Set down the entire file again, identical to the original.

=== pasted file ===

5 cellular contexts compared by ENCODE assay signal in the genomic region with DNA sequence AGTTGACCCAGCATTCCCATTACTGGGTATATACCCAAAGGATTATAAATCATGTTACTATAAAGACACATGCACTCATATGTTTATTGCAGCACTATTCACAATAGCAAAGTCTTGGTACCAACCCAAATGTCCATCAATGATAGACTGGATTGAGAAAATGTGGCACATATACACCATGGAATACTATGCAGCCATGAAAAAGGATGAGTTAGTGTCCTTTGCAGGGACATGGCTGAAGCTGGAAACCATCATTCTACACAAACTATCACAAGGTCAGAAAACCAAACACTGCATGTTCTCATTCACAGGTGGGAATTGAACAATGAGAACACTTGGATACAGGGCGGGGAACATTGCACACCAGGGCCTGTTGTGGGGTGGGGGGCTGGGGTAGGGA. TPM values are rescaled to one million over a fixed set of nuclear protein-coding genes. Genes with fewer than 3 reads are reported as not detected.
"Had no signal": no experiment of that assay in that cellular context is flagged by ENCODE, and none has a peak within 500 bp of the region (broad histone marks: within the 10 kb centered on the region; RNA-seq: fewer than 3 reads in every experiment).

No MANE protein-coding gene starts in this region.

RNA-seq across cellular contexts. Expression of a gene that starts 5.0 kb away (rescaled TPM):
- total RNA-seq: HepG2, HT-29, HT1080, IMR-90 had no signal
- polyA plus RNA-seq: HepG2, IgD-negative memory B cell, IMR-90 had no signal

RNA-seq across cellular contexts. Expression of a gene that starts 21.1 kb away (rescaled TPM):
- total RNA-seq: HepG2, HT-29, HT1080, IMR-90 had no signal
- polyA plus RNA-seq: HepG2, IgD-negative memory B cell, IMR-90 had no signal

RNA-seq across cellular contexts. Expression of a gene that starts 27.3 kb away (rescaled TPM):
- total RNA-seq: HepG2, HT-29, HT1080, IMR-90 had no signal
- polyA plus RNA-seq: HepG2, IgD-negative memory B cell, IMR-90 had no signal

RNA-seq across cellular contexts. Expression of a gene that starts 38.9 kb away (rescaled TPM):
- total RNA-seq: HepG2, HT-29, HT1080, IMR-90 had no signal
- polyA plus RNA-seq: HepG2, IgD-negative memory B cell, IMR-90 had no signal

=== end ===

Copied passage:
5 cellular contexts compared by ENCODE assay signal in the genomic region with DNA sequence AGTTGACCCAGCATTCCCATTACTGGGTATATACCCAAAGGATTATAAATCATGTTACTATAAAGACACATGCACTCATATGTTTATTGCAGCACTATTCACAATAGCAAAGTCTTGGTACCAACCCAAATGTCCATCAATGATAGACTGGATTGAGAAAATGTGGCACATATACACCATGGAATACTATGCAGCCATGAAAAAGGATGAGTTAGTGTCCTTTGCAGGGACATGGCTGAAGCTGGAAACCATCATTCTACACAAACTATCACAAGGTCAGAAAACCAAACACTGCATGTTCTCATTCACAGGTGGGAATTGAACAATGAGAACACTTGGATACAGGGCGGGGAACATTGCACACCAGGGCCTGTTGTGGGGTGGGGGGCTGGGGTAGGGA. TPM values are rescaled to one million over a fixed set of nuclear protein-coding genes. Genes with fewer than 3 reads are reported as not detected.
"Had no signal": no experiment of that assay in that cellular context is flagged by ENCODE, and none has a peak within 500 bp of the region (broad histone marks: within the 10 kb centered on the region; RNA-seq: fewer than 3 reads in every experiment).

No MANE protein-coding gene starts in this region.

RNA-seq across cellular contexts. Expression of a gene that starts 5.0 kb away (rescaled TPM):
- total RNA-seq: HepG2, HT-29, HT1080, IMR-90 had no signal
- polyA plus RNA-seq: HepG2, IgD-negative memory B cell, IMR-90 had no signal

RNA-seq across cellular contexts. Expression of a gene that starts 21.1 kb away (rescaled TPM):
- total RNA-seq: HepG2, HT-29, HT1080, IMR-90 had no signal
- polyA plus RNA-seq: HepG2, IgD-negative memory B cell, IMR-90 had no signal

RNA-seq across cellular contexts. Expression of a gene that starts 27.3 kb away (rescaled TPM):
- total RNA-seq: HepG2, HT-29, HT1080, IMR-90 had no signal
- polyA plus RNA-seq: HepG2, IgD-negative memory B cell, IMR-90 had no signal

RNA-seq across cellular contexts. Expression of a gene that starts 38.9 kb away (rescaled TPM):
- total RNA-seq: HepG2, HT-29, HT1080, IMR-90 had no signal
- polyA plus RNA-seq: HepG2, IgD-negative memory B cell, IMR-90 had no signal